By Jeff Bullas
I bought all the gear and promptly put it in a cupboard. Out of sight and out of mind.
I had an idea about a new project.
And I didn’t start.
For the next 3 years, it sat in the dark waiting to see the light of day. To be plugged in and set up. Like a lot of us, I am sometimes a master procrastinator.
And there are many reasons for putting things off. For me, I knew that it would be a lot of work to set it up and once I started I would need a whole team to help me.
It was daunting.
So part of the problem was that the road to starting had too much friction. What it needed was a big reason to get my butt into gear!
Over a long lunch overlooking the sparkling harbor with a friend, we got to talking about podcasting. He came up with some benefits that I didn’t realize that came with launching and publishing a regular podcast. I now had enough reasons to hit the “go button.”
For the next two months I took it on as my personal project and I realized why I hadn’t started. It was complex and overwhelming.
But I pressed on and the questions of how to start started piling up.
The long list of questions!
All the questions and doubts made themselves known as I started the podcasting project.
- What software should I use?
- Is the hardware I bought going to work?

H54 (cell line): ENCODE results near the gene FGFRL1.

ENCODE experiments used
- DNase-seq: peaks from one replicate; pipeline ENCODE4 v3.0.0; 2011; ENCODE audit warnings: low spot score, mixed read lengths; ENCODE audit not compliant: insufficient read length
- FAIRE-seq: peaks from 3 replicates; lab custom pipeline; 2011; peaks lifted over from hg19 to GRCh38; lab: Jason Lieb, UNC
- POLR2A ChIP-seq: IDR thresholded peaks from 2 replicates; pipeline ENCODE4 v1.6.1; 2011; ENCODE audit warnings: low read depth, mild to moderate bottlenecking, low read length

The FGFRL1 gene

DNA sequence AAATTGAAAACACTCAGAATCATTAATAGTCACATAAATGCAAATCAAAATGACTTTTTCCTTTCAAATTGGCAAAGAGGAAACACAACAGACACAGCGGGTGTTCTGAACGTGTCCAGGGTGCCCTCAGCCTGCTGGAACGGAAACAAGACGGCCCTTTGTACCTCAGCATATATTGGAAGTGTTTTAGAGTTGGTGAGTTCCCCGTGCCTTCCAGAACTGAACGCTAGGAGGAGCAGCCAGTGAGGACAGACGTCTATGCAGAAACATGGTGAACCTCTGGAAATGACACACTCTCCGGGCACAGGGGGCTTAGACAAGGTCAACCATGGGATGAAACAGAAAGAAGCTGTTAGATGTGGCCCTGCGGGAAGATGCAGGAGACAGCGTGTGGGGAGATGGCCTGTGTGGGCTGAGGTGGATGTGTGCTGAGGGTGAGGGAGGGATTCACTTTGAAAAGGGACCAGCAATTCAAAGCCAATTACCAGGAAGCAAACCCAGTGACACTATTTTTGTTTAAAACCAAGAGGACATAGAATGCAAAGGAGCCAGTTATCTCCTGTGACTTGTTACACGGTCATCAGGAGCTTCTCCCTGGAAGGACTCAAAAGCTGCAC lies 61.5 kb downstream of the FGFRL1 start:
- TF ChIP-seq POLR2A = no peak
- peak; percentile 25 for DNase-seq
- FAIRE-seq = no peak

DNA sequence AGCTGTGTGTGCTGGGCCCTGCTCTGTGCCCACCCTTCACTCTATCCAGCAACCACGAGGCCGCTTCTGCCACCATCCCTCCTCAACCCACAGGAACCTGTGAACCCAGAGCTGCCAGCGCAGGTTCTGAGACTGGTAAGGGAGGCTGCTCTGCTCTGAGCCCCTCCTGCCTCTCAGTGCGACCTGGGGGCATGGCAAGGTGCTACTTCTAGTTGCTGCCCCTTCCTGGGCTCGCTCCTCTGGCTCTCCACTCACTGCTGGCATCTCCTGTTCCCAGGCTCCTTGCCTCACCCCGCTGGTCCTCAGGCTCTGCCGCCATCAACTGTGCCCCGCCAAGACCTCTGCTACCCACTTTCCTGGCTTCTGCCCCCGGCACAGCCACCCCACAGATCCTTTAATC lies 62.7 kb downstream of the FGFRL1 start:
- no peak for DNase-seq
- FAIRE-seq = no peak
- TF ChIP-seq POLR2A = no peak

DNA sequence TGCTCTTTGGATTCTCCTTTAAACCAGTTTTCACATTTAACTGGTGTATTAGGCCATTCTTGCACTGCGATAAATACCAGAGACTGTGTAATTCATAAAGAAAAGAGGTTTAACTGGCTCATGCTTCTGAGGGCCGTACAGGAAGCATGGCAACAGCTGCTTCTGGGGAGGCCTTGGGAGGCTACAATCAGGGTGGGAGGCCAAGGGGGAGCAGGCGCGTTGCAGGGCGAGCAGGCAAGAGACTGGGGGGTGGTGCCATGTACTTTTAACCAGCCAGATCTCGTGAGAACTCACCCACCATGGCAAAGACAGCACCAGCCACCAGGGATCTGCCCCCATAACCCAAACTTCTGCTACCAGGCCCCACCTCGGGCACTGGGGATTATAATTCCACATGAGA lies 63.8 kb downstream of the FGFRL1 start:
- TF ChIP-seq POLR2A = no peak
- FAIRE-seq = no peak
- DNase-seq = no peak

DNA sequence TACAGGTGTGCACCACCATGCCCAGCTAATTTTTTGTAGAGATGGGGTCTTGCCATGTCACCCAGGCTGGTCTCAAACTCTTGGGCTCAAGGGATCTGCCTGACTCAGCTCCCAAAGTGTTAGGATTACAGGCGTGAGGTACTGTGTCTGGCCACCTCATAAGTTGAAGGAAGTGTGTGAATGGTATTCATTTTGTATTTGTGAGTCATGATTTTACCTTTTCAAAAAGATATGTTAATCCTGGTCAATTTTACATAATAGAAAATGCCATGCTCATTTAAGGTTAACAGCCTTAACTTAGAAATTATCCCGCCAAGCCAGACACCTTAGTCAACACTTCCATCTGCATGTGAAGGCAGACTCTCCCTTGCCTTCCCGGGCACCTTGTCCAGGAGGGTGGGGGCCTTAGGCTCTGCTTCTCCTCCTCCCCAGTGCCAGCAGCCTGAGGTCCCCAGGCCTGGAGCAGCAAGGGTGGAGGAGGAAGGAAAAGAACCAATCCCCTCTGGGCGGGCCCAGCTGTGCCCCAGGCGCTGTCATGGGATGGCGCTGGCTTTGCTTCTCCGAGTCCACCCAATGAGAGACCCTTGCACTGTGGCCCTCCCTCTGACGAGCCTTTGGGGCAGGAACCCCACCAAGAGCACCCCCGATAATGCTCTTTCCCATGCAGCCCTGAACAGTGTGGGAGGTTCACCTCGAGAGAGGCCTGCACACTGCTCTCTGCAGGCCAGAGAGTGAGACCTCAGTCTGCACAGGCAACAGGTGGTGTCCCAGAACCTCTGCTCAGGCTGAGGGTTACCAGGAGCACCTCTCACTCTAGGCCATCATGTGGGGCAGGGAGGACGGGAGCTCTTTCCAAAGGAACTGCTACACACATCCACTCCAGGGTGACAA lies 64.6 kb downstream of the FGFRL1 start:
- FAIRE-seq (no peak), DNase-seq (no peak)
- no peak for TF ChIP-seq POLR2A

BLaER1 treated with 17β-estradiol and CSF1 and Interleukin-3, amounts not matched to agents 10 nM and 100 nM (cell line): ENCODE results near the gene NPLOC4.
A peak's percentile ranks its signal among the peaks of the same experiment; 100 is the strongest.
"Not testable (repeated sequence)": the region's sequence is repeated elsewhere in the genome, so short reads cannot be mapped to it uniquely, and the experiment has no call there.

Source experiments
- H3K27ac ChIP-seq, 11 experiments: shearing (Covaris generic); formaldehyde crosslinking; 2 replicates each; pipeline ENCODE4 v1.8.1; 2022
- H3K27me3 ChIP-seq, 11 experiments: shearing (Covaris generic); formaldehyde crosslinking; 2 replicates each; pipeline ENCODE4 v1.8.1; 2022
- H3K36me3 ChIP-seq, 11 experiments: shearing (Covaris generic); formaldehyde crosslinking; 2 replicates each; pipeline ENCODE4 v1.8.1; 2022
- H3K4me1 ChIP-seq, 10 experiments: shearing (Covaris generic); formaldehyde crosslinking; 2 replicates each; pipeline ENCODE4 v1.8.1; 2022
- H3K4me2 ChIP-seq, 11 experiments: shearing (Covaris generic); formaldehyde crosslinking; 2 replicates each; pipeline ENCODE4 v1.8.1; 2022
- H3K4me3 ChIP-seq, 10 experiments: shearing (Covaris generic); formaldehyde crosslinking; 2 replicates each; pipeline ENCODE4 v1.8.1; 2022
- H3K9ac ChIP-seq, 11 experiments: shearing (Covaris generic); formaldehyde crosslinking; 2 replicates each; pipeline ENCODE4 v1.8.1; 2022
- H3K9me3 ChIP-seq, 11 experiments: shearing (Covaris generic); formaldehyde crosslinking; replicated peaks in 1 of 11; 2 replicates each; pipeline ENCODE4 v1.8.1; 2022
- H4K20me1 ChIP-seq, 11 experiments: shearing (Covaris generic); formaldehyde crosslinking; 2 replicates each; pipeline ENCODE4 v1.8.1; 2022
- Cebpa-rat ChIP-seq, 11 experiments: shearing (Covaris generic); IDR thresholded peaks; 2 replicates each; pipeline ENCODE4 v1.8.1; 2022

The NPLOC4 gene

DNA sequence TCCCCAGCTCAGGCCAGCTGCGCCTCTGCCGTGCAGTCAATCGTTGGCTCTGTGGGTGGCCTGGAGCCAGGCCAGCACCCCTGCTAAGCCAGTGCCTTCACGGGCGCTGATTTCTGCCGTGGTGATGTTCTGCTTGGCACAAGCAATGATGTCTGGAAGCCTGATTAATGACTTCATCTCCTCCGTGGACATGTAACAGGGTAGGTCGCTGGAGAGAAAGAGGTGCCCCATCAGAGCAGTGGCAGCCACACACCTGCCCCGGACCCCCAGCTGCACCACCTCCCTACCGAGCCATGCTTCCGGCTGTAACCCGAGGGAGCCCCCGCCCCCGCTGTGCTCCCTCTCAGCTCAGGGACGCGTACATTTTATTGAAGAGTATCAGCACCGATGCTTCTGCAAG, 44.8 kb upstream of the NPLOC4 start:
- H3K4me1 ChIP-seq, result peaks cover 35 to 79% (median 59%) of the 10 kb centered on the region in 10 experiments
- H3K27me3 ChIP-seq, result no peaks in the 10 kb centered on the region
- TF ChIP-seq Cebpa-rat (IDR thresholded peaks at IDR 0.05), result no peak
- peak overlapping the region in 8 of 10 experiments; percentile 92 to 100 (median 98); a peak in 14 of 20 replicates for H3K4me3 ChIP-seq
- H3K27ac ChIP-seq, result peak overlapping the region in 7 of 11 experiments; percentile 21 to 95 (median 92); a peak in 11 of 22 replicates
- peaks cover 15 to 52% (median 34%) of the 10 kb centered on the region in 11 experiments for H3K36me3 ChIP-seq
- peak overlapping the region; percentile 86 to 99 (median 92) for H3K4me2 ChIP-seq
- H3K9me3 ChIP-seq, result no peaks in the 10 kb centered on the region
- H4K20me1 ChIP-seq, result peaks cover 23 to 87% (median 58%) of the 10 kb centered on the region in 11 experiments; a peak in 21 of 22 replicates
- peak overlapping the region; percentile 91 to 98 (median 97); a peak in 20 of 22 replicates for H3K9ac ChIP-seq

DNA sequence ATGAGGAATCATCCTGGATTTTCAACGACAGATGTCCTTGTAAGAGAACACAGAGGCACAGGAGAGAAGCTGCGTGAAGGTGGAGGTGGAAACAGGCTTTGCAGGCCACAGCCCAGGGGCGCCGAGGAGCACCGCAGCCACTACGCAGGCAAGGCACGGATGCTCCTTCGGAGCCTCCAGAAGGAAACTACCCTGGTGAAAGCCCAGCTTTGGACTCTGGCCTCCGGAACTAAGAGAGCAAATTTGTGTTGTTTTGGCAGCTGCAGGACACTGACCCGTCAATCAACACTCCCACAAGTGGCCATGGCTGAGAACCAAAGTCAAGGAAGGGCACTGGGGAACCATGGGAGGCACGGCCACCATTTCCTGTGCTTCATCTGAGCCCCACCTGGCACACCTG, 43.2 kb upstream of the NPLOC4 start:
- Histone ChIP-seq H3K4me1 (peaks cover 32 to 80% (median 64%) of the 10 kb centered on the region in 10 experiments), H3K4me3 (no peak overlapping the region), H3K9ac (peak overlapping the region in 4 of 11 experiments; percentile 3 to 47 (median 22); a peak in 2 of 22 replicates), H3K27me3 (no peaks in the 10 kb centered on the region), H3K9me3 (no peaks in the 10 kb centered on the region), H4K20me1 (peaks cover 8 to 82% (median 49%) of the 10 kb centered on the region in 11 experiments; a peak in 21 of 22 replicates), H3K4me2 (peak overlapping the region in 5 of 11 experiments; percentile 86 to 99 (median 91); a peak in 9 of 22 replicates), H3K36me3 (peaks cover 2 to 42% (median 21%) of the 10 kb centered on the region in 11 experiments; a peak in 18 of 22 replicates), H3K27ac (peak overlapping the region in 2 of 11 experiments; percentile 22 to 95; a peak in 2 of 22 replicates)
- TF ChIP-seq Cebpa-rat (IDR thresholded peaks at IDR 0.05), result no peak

- What should the topic and focus of the podcast be?
- What’s the name of the podcast going to be?
- What logo should I use?
- How do I set up a podcast page on my website?
- How do I turn the audio into a transcript?
- Who can I trust to do the editing?
- How do I host the audio and video?
- What is the process from recording to publishing and then promoting?
- How do I promote it?
- How do I get guests on my show?
- What do I talk about?
And I have just begun listing the questions and doubts!
So why start a podcast?
According to Nielsen data from 2017, the podcasting ecosystem lives in a new context… It’s moving from niche to mainstream.
And getting on the next big trend is a good reason it should not be ignored.
- 33% of Americans listen to podcasts monthly and 25% weekly
- 9% of users listen to podcasts from their smartphones
- 4% still use the computer
- 5% consume podcasts from tablets
- 1.7% of users listen to podcasts on other devices. This category is still very minor but has increased 70% in a single year thanks to the popularization of smart speakers